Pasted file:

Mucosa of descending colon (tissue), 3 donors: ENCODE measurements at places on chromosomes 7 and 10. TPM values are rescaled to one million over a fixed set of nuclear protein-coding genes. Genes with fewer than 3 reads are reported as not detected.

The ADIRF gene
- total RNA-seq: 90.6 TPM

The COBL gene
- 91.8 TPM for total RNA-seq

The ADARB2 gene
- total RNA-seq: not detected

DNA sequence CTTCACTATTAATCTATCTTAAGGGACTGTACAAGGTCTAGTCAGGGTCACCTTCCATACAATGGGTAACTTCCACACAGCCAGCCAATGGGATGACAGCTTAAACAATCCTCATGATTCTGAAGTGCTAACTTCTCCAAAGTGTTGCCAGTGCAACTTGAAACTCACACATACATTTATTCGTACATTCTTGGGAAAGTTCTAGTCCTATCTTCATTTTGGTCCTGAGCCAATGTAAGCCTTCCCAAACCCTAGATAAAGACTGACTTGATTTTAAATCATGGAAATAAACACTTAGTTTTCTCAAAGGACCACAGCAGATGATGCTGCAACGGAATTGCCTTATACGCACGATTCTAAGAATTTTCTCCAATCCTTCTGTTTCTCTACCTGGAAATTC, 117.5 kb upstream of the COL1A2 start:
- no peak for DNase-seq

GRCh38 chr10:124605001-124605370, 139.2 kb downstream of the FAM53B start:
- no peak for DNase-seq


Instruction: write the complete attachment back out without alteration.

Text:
Mucosa of descending colon (tissue), 3 donors: ENCODE measurements at places on chromosomes 7 and 10. TPM values are rescaled to one million over a fixed set of nuclear protein-coding genes. Genes with fewer than 3 reads are reported as not detected.

The ADIRF gene
- total RNA-seq: 90.6 TPM

The COBL gene
- 91.8 TPM for total RNA-seq

The ADARB2 gene
- total RNA-seq: not detected

DNA sequence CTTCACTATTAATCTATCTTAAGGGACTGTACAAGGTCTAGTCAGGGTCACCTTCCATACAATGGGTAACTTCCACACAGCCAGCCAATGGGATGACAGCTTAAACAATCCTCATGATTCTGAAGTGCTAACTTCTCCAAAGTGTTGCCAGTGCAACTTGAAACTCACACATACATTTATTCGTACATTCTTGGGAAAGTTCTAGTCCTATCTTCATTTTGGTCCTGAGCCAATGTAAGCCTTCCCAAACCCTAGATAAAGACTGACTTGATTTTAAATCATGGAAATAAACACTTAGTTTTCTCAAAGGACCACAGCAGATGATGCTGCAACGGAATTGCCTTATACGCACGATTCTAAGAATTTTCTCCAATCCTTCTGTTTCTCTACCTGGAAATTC, 117.5 kb upstream of the COL1A2 start:
- no peak for DNase-seq

GRCh38 chr10:124605001-124605370, 139.2 kb downstream of the FAM53B start:
- no peak for DNase-seq